Living with HIV

Diagnosis: HIV positive:

You have just found out that you are infected with HIV? Maybe you decided to buy a rapid HIV test and it was positive or you already have the doctor’s confirmation. A positive HIV home test should definitely be confirmed by a doctor. Probably you will want to know now how it goes on and what opportunities you have. Reading this page is a good start on your lifelong path to learning how to handle HIV.

  • You are OK…

    First of all, you are OK. This is not the end of your life and you will not die soon. You do not have to tell absolutely anyone that you’re HIV positive, especially not if you’ve got the result of a rapid HIV test. And most importantly, you do not have to pretend that everything is the same as always. Because nothing is more now than ever. Remember: your life is not over now. You have all the time in the world to learn to deal with this new situation.

    It is perfectly normal for you to “roller coaster” emotionally as you learn to accept the idea that you will live with HIV in the future.
    Diagnosing HIV changes you and your life forever. It is perfectly normal for you to have many and also contradictory feelings as you learn to accept the facts.

    How are you now, right now? Maybe you are very calm, or totally panicked, or maybe everything was fine until that moment when someone made a careless remark. Maybe you compensated by partying a little too often and drinking a little too much. Or you’ve sneaked into your shell – but now you feel that you can not go on forever.

    However you are, it is very important that you always tell yourself that it is okay and that you allow what you feel. It helps if you let it out – be angry, be sad, be cool, be quiet, be scared or feel nothing. When your feelings beat over you, try to be careful not to hurt yourself or others. Think about whether you do not want to accept help. For example, from counselors, other people living with HIV, friends and family. Talking about your feelings is very helpful.

  • You have a future

    People with HIV now live a long and fulfilling life.
    Maybe right now, it’s hard for you to believe that. But HIV is not a death sentence. There is tremendous progress in the treatment and care of HIV. People with HIV infection now live a long and fulfilling life. There are even medical professionals who believe that people with HIV can retain their natural lifespan through treatment.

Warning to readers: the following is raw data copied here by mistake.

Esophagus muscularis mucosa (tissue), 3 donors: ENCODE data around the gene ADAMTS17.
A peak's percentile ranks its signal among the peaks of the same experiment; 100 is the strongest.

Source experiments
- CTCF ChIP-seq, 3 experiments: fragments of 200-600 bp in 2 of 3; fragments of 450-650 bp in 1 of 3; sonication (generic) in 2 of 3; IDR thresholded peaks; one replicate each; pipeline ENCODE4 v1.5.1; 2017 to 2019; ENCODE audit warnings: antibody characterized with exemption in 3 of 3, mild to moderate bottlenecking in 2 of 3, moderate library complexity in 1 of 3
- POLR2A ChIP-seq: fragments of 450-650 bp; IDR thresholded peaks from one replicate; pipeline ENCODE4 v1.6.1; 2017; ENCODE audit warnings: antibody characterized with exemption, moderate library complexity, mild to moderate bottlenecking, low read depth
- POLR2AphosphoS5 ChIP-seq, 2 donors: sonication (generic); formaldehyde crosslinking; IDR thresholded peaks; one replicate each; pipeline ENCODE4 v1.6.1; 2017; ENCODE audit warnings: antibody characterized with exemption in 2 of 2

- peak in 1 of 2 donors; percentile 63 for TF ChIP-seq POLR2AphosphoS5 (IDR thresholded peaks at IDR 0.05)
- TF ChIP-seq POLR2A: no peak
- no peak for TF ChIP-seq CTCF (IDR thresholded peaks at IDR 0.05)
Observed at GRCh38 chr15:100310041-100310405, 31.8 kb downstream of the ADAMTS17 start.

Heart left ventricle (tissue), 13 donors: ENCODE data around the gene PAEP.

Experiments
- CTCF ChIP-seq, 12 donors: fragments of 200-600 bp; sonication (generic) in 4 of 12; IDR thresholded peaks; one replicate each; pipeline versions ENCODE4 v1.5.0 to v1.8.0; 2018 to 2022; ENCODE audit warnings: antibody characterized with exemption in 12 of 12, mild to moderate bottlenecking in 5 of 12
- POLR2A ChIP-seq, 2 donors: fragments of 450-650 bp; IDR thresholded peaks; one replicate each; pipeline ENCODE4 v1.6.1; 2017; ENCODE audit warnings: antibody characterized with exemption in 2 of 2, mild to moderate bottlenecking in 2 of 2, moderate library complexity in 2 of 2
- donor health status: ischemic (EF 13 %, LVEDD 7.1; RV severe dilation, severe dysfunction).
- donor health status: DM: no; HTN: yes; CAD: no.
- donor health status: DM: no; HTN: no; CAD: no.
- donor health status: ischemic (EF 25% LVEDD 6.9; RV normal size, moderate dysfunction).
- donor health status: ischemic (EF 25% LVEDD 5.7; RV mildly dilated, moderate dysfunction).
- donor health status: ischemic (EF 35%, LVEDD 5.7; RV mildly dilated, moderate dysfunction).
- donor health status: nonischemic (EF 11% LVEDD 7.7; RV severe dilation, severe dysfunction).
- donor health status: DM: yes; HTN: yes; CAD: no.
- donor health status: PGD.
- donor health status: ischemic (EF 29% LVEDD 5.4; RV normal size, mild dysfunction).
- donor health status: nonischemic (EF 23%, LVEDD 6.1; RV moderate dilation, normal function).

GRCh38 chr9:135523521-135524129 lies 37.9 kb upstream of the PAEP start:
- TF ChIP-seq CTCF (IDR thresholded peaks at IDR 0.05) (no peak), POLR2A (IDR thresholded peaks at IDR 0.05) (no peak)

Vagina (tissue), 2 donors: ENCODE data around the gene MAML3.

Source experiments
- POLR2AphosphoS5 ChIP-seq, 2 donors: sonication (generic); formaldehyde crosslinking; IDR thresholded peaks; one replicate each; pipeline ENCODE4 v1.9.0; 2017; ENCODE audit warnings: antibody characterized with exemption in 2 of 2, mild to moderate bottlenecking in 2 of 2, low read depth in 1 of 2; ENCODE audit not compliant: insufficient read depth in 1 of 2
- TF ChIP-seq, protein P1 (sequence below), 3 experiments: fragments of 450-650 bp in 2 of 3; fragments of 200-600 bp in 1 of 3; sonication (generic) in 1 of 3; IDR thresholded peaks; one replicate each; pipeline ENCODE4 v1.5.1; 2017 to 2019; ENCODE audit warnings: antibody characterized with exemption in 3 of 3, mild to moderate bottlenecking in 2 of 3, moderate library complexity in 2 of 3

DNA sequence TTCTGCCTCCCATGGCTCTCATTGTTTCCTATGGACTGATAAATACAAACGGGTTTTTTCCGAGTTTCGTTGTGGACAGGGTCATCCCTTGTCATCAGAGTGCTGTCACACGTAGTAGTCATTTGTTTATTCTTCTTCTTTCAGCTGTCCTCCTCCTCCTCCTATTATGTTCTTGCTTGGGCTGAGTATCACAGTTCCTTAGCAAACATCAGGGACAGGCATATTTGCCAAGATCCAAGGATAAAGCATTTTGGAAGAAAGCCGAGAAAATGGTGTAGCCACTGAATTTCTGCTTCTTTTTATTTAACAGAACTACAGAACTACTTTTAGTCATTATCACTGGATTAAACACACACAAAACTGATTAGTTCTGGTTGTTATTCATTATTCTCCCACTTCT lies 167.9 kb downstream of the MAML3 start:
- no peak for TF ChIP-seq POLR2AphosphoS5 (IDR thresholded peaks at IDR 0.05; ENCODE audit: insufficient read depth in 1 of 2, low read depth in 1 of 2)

Since it looks like you’re here for a while, you’re going to have a future. You can still have sex, or a deep relationship, a family and a career. Perhaps you are just thinking that there is no point in pursuing any of your goals that you had before the diagnosis. Tell yourself that it is OK to be discouraged now, but also that there is no reason to give up any of your goals and dreams. If you feel sad and hopeless, no fun, and those feelings just do not go away, then you should talk to your doctor about it. You may be in depression. For some, that is part of it, and there are supportive therapies that will help you out again.

    There are several groups and organizations, most of them called AIDS relief organizations that help people with HIV.
    Will there be many new challenges in the future? However – in health and social terms alike – but there are groups and people who can help you with that. AIDS support groups are a great way to meet other people living with HIV. And if you still do not feel ready to get in touch with such a group, that’s fine. They will be there for you if you feel able to talk to someone.

    The fact that you now have an HIV diagnosis also means that you can now take action to care for you.
    Maybe you curse the day you got your diagnosis. It’s very hard to hear something like that. But the fact that you have a clear diagnosis now means that you can do something now. Knowledge is power. It’s easy to say that, but with HIV, that’s a fact. Now that you know about him, you can decide how to live with the virus. You probably will not want to know it all so well in the beginning, but over time you will learn what is important to you and you will find your own way of living with HIV.

  • How this guide can help you

    Your health organization will show you the steps you should know to take care of yourself as you learn to live with HIV.
    Your health organization will give you important clues about what you should keep in mind on your way to living with HIV. First of all, it is important to think about which doctor you want to seek treatment for. You may also want to get in touch with groups and organizations that help you learn to live with HIV. Equally important is thinking about what you can do and what you need to do to protect your health and those around you. The next few chapters will give you an overview of the most important questions.